pointed out the importance of the Bill containing the germs of future improvement. He was glad to find the doctrine of the collective responsibility of the districts acknowledged; but he must say that, having had large experience in the assessment of compensation for malicious injuries in Ireland under the Grand Jury system, he doubted very much whether a just and reasonable compensation could be properly apportioned off the distressed districts in which crime was committed, for he could not forget that in many places the inhabitants were of the poorest character, and subject, to a great extent, to that coercion of which the noble Marquess who had just sat down (the Marquess of Lansdowne) had drawn so thrilling a picture. It must also be remembered that the districts were very small, and, in addition to that, their railway systems enabled criminals in many cases to elude detection, and get away, leaving the district liable to be assessed for the crime committed. The remedial character of the measure must be always borne in mind, otherwise the great sorrow and suffering of the country, and the sacrifices they had boon making during the last 50 years would be thrown away. Therefore, he thought the Act shonld be supplemented by other means, and he believed it would be perfectly possible to find means to 1900 interest the population in the repression and discovery of crime. He would suggest that the police should be relegated to their proper duties and the soldiers used for the purposes of search and other similar duty. This would leave the police free to perform their real and most important task—the detection of crime. While concurring in the view that it was undesirable to delay the Bill by introducing Amendments, the only exception he should take to it was that in the matter of proclamation and police the old system was adhered to which had proved for a long time so ineffectual. He would recommend an Amendment which should provide for the revival of the old practice, prevalent in the time of the Tithe war—that, in districts which were proclaimed, every individual should be required to be known to the magistrates and make his identity clear by producing papers on every occasion when challenged. That would render the presence of criminals in a district more difficult. With regard to their trial, he agreed in thinking it preferable to have one method and not two; but he fully concurred with the Government in deprecating the use of courts martial, and he was glad they had given the local Justices their proper rank and position. In conclusion, he would congratulate the Government on the completeness of the measure; it was, on the whole, moderate in its provisions, far-reaching in its scope, and he believed that in the three years it was to last it would be found, if firmly administered, to have done a great deal of good. He believed the clauses, stringent though they were, were preferable to courts martial, since they provided an elastic and, at the same time, responsible machinery, and he trusted their effect would be to restore peace and tranquillity to the country.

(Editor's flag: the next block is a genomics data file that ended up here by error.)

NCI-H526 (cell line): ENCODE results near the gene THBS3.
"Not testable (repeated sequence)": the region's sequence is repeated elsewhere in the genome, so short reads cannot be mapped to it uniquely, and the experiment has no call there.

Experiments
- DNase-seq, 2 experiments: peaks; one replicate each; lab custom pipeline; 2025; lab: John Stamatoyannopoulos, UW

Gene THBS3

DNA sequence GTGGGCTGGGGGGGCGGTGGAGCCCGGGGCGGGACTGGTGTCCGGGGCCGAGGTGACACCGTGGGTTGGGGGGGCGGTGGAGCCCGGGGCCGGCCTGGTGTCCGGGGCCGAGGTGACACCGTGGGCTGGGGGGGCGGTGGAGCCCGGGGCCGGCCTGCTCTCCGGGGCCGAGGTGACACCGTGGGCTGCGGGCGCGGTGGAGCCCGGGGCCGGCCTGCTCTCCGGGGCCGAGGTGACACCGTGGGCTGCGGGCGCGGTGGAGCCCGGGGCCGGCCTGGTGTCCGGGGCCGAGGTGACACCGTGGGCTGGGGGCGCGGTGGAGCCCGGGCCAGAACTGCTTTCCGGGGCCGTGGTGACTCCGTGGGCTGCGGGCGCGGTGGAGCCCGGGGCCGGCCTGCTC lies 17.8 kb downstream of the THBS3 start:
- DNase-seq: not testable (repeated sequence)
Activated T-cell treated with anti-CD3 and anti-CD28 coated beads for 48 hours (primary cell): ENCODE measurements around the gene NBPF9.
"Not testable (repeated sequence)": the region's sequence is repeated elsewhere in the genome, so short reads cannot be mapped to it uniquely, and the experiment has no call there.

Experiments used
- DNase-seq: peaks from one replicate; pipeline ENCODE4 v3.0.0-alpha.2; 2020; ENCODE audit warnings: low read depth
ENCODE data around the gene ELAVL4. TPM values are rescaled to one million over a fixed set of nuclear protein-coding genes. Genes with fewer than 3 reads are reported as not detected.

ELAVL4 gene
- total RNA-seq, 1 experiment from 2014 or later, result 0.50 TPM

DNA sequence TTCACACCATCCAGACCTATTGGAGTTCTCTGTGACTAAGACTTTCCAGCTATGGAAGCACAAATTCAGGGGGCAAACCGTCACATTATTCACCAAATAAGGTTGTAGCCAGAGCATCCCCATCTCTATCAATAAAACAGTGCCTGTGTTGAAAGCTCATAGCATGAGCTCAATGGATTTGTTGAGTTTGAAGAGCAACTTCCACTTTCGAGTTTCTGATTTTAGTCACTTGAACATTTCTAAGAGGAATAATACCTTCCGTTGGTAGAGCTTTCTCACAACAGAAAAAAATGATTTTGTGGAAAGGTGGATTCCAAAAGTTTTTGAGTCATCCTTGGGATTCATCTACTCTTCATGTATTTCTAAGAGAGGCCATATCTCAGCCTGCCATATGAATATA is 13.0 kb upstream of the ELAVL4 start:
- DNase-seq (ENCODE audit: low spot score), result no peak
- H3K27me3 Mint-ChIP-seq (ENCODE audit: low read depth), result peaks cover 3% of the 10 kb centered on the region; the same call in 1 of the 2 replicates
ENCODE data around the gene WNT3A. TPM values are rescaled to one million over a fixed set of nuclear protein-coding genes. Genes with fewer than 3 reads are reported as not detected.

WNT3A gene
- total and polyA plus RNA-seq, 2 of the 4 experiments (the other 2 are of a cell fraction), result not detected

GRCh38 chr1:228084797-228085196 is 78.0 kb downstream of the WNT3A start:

§ THE MARQUESS OF SALISBURY